|Ding, Xicheng - USDA ANRI APDL|
|Dalloul, Rami - U MD COLLEGE PARK|
|Min, Wongi - SUNCHON NAT U, KOREA|
|Sato, Takamori - ZEON CORP JAPAN|
|Yasuda, Atsushi - ZEON CORP JAPAN|
|Lillehoj, Erik - U MD BALTIMORE MD|
Submitted to: Vaccine
Publication Type: Peer Reviewed Journal
Publication Acceptance Date: August 9, 2005
Publication Date: August 12, 2005
Citation: Ding, X., Lillehoj, H.S., Dalloul, R.A., Min, W., Sato, T., Yasuda, A., Lillehoj, E.P. 2005. In ovo vaccination with the eimeria tenella etmic2 gene induces protective immunity against coccidiosis. Vaccine. 23:3733-3740. Interpretive Summary: Avian coccidiosis is caused by several different intestinal protozoan parasites which infect different areas of gut damaging its ability to absorb nutrients. At present coccidiosis cost US industry more than $ 1 million annual economic loss. Although traditionally coccidiosis has been controlled by prophylactic medication, increasing regulation of chemical use in poultry production and the high cost for new drug discovery are pushing industry to develop alternative control strategy to control avian coccidiosis. In this new report, ARS scientists in collaboration with scientists at Zeon vaccine company and University of Maryland demonstrate new concepts and method to elicit protective local immunity to coccidia using embryo vaccination of recombinant protein obtained from Eimeria parasites. This study demonstrates for the first time that thr immunization of chicken embryos with a gene carrying MIC2 antigen to 18-day-old chicken embryos induced significant protection against coccidiosis challenge infection. This information will be useful for developing new disease control strategy against coccidiosis for vaccine industry worldwide and will lead to novel, drug-free approach toward coccidiosis control .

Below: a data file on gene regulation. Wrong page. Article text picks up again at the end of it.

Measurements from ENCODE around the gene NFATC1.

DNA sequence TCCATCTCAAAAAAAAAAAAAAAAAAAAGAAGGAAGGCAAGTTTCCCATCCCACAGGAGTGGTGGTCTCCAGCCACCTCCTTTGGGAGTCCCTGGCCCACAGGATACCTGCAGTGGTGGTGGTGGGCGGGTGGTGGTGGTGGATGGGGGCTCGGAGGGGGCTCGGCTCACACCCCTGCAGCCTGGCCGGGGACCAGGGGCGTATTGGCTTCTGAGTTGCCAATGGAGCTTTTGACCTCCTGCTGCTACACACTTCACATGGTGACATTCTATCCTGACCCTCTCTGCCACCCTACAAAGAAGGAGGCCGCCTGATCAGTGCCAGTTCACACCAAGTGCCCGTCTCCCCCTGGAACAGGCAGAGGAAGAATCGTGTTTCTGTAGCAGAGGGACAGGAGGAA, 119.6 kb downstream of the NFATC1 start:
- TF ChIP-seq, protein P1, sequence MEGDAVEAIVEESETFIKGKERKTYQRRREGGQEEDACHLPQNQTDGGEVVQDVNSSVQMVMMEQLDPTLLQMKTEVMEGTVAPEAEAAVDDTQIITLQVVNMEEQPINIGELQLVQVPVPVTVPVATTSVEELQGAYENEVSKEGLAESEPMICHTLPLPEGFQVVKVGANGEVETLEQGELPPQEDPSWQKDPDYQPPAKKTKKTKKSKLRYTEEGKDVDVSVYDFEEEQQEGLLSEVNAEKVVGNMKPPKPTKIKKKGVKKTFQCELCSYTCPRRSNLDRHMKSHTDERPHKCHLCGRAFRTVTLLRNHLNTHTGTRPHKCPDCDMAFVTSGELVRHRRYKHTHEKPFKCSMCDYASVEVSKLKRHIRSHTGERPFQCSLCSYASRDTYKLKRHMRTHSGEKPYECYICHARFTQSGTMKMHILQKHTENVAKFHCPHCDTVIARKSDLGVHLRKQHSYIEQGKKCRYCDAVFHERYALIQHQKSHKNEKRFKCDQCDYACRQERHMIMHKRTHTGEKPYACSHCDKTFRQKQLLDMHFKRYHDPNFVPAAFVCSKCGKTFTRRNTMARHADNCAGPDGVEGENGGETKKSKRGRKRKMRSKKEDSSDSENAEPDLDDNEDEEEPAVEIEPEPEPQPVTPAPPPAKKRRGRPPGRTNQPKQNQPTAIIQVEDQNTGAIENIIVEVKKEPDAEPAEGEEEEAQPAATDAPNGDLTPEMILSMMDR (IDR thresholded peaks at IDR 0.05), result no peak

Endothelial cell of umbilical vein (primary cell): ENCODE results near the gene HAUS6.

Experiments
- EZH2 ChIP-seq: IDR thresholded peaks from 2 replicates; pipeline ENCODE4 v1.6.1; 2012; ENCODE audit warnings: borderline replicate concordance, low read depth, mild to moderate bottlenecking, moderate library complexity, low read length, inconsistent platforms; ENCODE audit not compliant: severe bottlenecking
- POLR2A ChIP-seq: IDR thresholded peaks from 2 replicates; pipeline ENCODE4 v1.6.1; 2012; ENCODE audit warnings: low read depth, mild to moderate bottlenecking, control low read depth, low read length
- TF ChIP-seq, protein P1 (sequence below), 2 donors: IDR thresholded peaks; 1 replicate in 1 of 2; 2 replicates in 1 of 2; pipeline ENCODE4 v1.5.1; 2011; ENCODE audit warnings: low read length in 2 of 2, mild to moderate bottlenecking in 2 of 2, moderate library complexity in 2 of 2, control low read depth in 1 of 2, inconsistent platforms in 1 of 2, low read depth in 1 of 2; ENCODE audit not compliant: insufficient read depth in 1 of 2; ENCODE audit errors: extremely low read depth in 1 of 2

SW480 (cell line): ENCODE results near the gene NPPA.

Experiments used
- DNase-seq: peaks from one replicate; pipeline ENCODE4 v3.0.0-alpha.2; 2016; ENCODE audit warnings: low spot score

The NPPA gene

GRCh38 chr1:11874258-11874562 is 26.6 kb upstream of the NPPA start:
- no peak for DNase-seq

Technical Abstract: An Eimeria tenella microneme recombinant gene (EtMIC2) and encoded protein were evaluated as potential vaccines against avian coccidiosis. In ovo inoculation with the EtMIC2 gene increased anti-EtMIC2 antibody titers at days 10 and 17 following E. tenella infection. In addition, vaccinated birds developed protective immunity against infection by E. tenella as assessed by significantly increased body weight gain and decreased fecal oocyst shedding compared with non-vaccinated controls. Vaccination with the EtMIC2 gene also led to protective immunity against infection by E. acervulina, but not E. maxima. Combined in ovo DNA vaccination plus post-hatch boosting with EtMIC2 DNA or protein did not improve antibody titers or protective immunity beyond that achieved with in ovo vaccination alone. These results provide evidence that in ovo immunization with a recombinant Eimeria microneme gene stimulates protective intestinal immunity against coccidiosis.